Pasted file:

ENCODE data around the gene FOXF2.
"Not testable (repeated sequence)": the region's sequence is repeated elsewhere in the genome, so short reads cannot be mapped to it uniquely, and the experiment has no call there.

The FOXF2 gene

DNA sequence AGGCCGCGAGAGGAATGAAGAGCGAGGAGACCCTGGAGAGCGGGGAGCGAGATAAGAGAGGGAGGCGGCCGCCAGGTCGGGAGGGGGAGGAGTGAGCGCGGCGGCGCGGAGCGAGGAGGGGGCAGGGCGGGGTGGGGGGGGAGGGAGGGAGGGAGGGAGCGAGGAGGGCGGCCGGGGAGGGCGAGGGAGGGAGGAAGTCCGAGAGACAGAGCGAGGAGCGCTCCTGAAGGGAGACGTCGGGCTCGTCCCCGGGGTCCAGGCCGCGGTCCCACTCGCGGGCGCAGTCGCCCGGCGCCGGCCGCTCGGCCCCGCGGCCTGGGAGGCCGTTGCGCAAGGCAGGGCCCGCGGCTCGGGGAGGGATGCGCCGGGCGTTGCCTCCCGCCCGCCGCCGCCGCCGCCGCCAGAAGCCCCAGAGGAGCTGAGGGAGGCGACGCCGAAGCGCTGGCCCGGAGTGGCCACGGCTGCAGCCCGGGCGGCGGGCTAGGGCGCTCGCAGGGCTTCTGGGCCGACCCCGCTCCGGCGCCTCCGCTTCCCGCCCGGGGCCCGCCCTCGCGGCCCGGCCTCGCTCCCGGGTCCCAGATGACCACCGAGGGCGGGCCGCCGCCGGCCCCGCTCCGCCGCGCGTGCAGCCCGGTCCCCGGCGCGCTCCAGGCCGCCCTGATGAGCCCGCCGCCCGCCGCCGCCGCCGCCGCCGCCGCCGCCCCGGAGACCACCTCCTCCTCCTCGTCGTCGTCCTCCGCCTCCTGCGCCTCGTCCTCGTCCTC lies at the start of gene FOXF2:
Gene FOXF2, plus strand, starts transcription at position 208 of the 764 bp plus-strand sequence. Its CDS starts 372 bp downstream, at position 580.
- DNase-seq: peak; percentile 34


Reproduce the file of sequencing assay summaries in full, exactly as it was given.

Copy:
ENCODE data around the gene FOXF2.
"Not testable (repeated sequence)": the region's sequence is repeated elsewhere in the genome, so short reads cannot be mapped to it uniquely, and the experiment has no call there.

The FOXF2 gene

DNA sequence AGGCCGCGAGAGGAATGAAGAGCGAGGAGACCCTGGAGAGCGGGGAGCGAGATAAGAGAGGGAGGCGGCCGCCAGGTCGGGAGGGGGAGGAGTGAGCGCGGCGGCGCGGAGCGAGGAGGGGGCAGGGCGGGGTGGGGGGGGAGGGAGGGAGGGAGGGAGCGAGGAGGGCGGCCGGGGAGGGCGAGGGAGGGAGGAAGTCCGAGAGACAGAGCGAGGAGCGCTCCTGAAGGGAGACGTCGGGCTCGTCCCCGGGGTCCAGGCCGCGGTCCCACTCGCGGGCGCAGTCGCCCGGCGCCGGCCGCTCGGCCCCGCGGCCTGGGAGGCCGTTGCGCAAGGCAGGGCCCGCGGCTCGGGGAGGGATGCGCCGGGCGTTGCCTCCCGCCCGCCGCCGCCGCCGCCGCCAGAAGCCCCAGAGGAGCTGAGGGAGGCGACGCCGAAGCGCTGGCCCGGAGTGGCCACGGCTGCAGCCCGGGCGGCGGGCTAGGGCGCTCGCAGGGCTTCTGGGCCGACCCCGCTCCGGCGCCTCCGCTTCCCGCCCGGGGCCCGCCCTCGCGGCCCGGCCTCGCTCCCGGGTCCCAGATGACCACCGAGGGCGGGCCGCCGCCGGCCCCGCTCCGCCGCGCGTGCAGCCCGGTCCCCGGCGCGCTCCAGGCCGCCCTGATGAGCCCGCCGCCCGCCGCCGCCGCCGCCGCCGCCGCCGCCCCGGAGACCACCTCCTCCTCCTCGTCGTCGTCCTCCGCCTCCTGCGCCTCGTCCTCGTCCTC lies at the start of gene FOXF2:
Gene FOXF2, plus strand, starts transcription at position 208 of the 764 bp plus-strand sequence. Its CDS starts 372 bp downstream, at position 580.
- DNase-seq: peak; percentile 34